The key to being a powerful PR engine for your business is to think strategically about the writers, reporters, and other media persons that you’re targeting; from here on we will call this group your “media contacts” or MC.
Do some research and make a TOP 10 list of “key persons” based on the following:
- First know your own audience applying the 80/20 rule. Focus in on that 20% of your customers generating 80% of your business. Once you know who your audience is make sure there is a good match with your MC’s audience. You should be able to succinctly express why your MC’s audience would be highly interested in your product/service.
- MC’s who are tasked with specifically covering issues or content that connect and relate to your product/service. For example, if your business is a composting product you would want to add the reporter for the newspaper who covers sustainability, the environment and or green issues.
- Identify any MC’s who have a natural personal interest in your product/service or those who fall into the category of being a great candidate for loving your product/service if they knew about it. For example if you have a new baby seat cover for shopping cart seats with a local design …you would want to look for an MC who is a new or expecting mommy.
One of the beautiful things about living in such a small community like Hawaii is that there is an abundance of opportunity to interact and build good relationships with the media. Here are three super suggestions for making inroads with your TOP 10.
- Offer feedback and praise. Most MC in this town are still highly aware of feedback from their audiences and for some MCs there is sometimes a shortage of audience feedback, particularly positive feedback and praise that are both insightful and intelligent, that your emails or a phone call will stick out in their minds. When you do this remember to have no other purpose, agenda, or “ask” at that time, but just to offer feedback and praise.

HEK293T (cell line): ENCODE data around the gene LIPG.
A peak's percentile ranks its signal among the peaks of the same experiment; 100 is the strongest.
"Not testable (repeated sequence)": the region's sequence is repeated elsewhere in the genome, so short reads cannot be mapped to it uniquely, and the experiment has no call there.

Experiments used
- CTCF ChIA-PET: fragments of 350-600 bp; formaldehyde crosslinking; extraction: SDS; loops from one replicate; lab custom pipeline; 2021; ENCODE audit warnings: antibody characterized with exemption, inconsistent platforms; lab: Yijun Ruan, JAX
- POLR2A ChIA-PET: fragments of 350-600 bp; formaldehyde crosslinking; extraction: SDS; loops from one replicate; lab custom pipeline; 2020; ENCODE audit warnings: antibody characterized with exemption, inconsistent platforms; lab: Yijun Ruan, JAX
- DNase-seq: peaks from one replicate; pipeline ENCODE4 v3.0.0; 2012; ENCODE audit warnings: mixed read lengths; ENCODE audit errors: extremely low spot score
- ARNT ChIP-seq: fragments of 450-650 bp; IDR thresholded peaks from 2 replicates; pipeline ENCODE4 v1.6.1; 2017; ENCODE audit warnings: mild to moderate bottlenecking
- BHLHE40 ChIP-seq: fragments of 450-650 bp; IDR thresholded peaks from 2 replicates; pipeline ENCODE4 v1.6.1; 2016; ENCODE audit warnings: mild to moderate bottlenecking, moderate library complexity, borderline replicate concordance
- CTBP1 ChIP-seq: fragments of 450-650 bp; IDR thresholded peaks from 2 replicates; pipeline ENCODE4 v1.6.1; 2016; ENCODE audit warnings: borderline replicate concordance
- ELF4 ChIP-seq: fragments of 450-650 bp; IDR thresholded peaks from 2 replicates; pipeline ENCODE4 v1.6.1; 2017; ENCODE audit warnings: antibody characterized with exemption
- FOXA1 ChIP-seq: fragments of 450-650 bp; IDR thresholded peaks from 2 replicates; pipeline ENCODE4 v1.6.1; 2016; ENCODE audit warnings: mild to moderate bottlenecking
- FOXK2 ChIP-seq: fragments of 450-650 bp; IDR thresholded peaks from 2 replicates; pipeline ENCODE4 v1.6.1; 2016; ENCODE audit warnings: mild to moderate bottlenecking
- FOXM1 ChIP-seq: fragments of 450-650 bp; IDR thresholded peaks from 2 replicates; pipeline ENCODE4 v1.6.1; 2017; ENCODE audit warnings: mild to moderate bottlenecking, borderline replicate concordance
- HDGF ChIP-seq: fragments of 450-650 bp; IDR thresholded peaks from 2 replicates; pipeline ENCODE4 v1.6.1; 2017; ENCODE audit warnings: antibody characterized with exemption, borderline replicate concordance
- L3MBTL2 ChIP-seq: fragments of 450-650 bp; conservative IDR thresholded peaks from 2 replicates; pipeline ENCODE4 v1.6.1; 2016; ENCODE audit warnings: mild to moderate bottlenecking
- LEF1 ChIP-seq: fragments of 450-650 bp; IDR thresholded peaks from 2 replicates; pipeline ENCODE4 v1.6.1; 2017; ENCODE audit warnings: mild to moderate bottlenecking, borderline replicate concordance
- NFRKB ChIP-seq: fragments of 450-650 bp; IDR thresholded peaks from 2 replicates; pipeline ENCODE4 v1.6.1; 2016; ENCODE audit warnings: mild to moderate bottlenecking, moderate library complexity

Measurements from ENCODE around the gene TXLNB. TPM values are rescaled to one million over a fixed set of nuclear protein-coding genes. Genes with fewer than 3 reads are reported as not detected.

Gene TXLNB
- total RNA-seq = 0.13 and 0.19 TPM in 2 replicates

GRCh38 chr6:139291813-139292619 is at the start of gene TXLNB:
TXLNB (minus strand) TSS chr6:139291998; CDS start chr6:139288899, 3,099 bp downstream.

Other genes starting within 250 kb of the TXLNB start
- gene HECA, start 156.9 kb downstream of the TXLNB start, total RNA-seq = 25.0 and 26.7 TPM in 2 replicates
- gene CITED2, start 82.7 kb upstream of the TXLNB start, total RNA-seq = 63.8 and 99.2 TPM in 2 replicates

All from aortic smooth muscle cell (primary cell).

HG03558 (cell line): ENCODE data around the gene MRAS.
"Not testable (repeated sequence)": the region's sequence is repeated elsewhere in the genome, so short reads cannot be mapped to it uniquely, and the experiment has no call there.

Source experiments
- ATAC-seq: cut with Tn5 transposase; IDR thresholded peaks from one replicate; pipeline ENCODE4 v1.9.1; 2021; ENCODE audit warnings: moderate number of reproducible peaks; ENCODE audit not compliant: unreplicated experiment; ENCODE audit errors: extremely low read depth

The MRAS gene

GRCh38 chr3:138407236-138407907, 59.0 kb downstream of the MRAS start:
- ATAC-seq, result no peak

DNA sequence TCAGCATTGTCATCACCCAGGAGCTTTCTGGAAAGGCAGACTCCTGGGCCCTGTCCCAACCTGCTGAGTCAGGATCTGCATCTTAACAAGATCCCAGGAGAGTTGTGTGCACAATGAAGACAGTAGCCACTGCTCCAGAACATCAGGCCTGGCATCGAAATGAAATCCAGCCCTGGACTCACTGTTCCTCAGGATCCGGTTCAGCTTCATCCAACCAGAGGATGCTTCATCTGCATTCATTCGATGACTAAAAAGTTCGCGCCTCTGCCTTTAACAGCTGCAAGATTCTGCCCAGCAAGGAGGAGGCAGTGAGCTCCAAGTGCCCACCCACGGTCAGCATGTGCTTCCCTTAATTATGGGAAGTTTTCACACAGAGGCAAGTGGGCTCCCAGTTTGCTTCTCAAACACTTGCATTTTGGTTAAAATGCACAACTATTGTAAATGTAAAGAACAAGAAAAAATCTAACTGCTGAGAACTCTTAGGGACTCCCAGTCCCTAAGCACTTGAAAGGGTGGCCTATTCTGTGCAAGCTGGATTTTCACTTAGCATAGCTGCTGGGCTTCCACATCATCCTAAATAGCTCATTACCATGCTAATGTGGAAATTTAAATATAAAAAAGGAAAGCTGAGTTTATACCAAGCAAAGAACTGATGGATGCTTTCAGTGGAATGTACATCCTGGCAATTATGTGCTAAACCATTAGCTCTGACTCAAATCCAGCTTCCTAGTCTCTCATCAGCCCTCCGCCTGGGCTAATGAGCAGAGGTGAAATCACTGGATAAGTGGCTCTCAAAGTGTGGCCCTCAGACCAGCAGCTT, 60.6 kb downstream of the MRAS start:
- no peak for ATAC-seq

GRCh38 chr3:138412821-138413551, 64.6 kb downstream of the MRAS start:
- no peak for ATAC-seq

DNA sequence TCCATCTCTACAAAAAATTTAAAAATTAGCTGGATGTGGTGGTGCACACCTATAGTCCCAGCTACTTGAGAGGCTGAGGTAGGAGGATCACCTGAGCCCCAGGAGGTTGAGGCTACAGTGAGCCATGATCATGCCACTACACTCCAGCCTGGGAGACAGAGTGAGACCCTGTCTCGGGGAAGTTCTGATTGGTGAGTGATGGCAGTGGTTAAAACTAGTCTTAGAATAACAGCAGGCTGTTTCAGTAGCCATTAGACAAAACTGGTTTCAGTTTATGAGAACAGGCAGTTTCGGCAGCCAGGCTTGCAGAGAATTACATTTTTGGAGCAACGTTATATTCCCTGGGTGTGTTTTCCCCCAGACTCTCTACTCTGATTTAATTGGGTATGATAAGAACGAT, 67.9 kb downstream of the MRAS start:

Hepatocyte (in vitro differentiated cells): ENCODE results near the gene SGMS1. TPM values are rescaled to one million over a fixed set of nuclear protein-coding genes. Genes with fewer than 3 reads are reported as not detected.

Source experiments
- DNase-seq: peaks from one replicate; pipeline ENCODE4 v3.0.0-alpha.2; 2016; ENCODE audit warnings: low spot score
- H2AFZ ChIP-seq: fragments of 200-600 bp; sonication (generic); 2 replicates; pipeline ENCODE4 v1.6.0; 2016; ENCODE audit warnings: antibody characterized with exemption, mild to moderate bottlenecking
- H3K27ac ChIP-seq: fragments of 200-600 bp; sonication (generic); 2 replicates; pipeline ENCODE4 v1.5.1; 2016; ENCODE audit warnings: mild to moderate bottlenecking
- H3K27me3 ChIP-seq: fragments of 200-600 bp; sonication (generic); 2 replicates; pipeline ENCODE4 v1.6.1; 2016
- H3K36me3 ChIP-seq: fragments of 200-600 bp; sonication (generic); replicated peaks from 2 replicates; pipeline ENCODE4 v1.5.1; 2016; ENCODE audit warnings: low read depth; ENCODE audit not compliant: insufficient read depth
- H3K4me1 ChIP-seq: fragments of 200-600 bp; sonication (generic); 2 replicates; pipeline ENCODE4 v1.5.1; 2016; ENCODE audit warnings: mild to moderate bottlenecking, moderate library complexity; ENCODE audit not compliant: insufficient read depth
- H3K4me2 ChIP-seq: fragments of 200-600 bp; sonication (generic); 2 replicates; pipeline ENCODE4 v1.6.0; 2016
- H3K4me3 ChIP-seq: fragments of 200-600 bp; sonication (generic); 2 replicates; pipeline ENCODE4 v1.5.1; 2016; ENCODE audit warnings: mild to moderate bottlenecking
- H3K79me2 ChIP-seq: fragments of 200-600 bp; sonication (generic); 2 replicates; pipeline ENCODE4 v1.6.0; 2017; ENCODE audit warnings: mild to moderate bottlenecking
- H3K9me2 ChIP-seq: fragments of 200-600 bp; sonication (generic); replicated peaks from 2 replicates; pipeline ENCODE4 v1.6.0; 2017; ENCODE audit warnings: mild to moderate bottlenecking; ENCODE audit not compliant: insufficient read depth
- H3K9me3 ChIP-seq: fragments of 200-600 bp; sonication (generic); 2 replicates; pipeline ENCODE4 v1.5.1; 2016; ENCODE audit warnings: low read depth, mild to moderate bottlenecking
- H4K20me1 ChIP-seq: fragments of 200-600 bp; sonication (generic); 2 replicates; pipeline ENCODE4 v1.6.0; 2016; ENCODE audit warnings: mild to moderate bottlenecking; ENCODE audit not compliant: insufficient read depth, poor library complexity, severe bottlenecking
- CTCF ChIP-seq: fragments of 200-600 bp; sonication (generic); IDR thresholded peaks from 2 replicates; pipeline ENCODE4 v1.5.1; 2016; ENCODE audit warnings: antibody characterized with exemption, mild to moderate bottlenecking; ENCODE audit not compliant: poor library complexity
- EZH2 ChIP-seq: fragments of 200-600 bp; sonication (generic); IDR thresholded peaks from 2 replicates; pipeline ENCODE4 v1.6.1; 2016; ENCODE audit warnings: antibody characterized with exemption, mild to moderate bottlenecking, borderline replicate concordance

- Many publications have signature events where it’s mandatory that their editorial team attend. Generally these events cost $35-$150 depending on the format and venue. Make a point when you go to introduce yourself to your MC or MCs and spend a few minutes talking to them at the event, particularly if it’s an event with a networking format. They will most likely be glad to have someone to talk to and you will have the opportunity to engage with them and make an impression to prime future interactions.
- Only send your MCs relevant information. Be sure that if an MC expresses to you a certain angle or need that you be respectful and mindful of this. Never send them generic content that wouldn’t apply, unless for example it’s something like your monthly press release. Otherwise each interaction with that MC should be personalized and feel like something that is special content for them and their audience. Always be prepared when contacting them to also furnish great photos, people to interview if appropriate, background information on the company, company personnel or other basic information. They will not always cover or respond to what you stream their way but it will encourage a habit of turning to you for certain topics and areas that will position you well in the future.
Written by: Ryan Mae Sweeney (Marketing Manager Honolulu Club)